Adventures of the Early Ooters

Wednesday, 16 January 2019

Ballageich Hill 16 January

Alan, Allan, Davie C, Davie Mc, Dougie, Ian, Johnny, Kenny T, Malcolm, Rex, Robert

As we met in Eaglesham an executive decision was made to take some cars up to Ballageich Hill and therefore cut out the two-mile walk along the road. The weather was bright and cold but, with wintry showers promised, we didn’t hang about and were on the top of the hill at 10.15. The view was grand, but we pushed on and followed our leader, who shall remain nameless, on an unfamiliar, some would say wrong, path. After encountering some boggy stuff and loads of dougals, we emerged halfway down Lochcraig Reservoir, only to find that the track we had headed for was a muck heap. Never mind, we made it up to the head of the reservoir where we took stock.
The long and muddy road
In the past we had stayed high for a longer time and had come out between the reservoir and Bennan Loch. The road we had now come on to would have taken us back up to Bennan Loch if we had turned left, and some wanted to take this route, but the majority held sway and we turned right to head down to South Moorhouse Farm. Here we turned right and followed the track, which again was very muddy for the first couple of hundred yards, until we reached East Moorhouse Farm and its Clydesdale horses. Continuing on, we emerged on Kirkton Moor Road, where we stopped at our usual spot beside the road. We took lunch as this was going to be our only stop, even though it was only about twenty past eleven.
Ian was congratulated on having some nice chicken soup and had brought a handsome mug for the use of. Having partaken of most of it he put the mug down to have a blether. The next time he looked, Holly had her nose in the mug and had scoffed the lot. She emerged, licking her lips, to the laughs of all around.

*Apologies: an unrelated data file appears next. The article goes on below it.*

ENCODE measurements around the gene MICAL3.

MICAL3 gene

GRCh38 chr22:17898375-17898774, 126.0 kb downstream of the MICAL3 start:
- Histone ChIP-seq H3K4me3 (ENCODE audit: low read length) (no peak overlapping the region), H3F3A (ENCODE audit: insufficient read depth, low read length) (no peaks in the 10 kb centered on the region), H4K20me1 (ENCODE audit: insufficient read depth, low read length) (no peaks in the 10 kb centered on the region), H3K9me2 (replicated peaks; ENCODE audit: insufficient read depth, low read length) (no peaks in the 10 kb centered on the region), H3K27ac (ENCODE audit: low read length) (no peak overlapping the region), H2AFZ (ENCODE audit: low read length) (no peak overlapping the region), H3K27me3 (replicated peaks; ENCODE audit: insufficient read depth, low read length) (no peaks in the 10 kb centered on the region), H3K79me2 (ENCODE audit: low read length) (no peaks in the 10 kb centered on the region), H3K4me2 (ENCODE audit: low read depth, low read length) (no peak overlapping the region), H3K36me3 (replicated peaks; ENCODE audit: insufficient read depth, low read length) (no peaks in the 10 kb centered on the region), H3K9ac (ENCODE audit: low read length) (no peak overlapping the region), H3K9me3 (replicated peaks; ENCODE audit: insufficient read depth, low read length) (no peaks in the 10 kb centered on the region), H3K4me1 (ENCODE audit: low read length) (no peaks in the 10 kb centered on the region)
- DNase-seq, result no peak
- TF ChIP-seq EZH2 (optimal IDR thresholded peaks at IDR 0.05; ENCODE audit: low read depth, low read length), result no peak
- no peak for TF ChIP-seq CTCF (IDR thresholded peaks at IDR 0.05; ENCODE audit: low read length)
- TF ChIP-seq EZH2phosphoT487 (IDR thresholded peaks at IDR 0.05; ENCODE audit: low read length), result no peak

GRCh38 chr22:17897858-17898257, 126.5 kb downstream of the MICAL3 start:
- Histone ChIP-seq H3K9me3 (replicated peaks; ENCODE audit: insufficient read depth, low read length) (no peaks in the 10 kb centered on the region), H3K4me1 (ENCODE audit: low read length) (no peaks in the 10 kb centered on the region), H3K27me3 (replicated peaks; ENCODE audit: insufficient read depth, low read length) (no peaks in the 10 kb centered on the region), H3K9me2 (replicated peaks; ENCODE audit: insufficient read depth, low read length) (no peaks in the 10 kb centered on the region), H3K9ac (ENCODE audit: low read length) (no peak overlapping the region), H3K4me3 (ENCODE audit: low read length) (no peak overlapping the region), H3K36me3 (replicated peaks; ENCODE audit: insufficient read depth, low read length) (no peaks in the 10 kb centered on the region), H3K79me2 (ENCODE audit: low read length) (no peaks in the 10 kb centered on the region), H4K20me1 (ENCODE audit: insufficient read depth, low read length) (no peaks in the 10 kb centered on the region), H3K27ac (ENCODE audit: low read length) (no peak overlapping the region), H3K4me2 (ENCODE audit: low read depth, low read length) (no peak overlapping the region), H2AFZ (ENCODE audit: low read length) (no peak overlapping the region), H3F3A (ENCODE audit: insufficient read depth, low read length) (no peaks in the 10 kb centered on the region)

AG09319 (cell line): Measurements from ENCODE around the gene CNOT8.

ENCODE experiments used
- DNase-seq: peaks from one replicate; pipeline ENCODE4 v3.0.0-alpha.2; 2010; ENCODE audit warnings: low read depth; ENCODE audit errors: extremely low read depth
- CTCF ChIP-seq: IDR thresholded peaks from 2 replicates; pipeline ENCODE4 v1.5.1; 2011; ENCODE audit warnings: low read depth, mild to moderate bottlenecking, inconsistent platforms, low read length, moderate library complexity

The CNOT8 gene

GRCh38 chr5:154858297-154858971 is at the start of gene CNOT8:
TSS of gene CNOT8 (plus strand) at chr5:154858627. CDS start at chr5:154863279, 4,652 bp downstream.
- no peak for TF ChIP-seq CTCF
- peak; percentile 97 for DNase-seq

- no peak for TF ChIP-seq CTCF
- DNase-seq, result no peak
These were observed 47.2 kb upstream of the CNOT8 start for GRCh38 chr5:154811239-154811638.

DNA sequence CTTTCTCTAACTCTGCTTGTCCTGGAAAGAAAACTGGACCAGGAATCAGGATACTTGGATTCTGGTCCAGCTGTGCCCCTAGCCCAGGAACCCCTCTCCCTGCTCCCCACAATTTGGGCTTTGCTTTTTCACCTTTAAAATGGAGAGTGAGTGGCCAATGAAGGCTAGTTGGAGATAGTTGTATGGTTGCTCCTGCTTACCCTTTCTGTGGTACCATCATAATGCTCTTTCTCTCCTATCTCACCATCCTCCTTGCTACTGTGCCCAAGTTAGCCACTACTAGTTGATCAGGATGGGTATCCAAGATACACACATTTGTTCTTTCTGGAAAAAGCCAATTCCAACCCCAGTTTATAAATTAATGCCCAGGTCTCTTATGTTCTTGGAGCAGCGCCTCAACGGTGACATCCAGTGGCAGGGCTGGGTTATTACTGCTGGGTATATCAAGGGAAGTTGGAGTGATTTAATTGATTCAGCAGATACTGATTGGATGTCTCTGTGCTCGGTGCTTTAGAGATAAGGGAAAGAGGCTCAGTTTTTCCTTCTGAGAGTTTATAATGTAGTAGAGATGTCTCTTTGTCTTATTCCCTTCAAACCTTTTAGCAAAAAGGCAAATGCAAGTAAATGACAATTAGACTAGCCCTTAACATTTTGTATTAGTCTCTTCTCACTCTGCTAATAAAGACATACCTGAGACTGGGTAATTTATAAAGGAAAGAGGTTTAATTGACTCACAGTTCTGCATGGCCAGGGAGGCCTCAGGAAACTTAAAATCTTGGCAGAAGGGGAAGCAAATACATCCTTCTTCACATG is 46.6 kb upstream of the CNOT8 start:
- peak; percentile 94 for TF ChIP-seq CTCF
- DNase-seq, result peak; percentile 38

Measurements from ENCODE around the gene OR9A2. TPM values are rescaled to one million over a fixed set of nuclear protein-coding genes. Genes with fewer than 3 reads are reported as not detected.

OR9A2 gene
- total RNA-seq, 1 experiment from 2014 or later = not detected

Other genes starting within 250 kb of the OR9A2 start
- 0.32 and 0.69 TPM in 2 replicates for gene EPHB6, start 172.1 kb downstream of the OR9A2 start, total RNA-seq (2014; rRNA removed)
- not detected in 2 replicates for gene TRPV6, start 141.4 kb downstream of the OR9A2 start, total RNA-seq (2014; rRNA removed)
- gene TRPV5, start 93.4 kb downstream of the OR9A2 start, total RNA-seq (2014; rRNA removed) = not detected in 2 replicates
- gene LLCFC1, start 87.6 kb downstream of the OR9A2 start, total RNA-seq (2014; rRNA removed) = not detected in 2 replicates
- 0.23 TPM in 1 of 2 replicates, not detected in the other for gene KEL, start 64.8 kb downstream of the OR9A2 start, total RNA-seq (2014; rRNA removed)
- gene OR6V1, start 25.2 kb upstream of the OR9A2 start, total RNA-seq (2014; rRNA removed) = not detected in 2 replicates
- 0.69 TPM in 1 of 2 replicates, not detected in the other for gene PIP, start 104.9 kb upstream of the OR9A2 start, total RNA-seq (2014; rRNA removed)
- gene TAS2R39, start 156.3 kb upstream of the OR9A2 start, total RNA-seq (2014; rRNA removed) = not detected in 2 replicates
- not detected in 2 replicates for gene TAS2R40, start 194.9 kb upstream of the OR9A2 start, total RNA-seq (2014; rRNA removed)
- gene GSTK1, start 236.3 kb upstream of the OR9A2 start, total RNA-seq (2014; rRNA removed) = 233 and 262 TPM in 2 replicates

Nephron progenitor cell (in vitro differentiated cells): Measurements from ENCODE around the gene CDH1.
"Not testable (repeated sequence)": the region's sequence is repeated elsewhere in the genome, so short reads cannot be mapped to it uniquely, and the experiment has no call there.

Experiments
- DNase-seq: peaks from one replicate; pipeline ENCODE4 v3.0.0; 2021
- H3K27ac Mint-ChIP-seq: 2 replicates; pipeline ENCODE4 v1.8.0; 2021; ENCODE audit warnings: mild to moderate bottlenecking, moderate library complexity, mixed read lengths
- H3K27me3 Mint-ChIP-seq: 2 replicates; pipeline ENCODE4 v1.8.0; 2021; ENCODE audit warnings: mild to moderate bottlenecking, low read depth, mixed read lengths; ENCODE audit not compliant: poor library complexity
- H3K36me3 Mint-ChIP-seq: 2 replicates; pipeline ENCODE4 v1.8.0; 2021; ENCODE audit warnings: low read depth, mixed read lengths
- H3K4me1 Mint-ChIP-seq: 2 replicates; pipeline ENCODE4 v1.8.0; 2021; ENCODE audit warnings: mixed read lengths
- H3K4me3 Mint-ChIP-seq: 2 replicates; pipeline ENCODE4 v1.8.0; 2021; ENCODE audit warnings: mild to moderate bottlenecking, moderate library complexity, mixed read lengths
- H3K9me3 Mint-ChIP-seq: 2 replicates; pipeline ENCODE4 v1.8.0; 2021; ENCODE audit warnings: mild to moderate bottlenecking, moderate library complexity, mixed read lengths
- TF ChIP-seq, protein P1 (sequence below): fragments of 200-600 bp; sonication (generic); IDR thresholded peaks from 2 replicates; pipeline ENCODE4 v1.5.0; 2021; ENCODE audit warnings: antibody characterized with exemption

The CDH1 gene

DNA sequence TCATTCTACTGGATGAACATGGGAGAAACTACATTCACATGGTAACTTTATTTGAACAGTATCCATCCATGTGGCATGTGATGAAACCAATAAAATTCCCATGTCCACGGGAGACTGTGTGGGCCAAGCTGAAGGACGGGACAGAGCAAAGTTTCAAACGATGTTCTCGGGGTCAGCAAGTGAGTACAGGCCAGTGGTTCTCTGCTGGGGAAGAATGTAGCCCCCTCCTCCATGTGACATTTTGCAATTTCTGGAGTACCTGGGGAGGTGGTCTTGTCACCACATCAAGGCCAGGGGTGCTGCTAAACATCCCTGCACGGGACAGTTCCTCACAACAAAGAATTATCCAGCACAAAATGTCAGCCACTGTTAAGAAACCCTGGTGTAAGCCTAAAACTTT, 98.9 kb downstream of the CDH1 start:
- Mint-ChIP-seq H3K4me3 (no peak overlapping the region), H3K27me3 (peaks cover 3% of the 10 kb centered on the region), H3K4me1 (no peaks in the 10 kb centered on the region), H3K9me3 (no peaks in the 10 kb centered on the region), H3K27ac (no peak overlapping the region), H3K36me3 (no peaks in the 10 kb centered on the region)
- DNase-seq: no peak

The sky was threatening so we didn’t linger and made our way past Bonnyton Golf Club and back to the rest of the cars, which were reached just after noon. Probably one of the shorter walks we will do but we had got it remarkably dry.
FRT was taken at the Kings Arms in Fenwick where, in the warmth, we watched the heavy wintry showers outside. We had got the best of the day and had done about five miles in just over two hours. One or two would have liked a longer walk, but not many.

Two stallions and a wee Clydesdale

Arrangements for 23 January

Meet at Johnny's at 9.30am for coffee and scones, and to drop off items of food and drink for the evening.
The walk will be decided on the day taking in to account the weather. Aim to depart Johnny's at 10am.

Those attending the Burns Supper should be at Johnny's from 6pm for a prompt start to the meal at 6.30pm.

Thursday, 10 January 2019

Prestwick to Troon 9 January

Alan, Allan, Davie C, Davie Mc, Dougie, Gus, Ian, Jim, Johnny, Kenny T, Malcolm, Paul, Rex, Robert

We were greeted with a sparkling January morning, perfect for our walk along the beach. In the past we have stopped for coffee at the Pow Burn, but today we continued on for another twenty minutes or so until we found a reasonably comfortable place to sit. At this point Dougie, Jim and Kenny turned back as they had engagements elsewhere to attend to.
Overhead there were blue skies, a winter sun, and little breeze, and underfoot we found firm sand for the next leg up to where we left the beach at the toilets in Troon. By this time layers had been removed as it was becoming pleasantly warm. Rather than have lunch there, as it was still a bit early, we went on up to the approaches to the Ballast Bank and found a seat big enough to accommodate us all.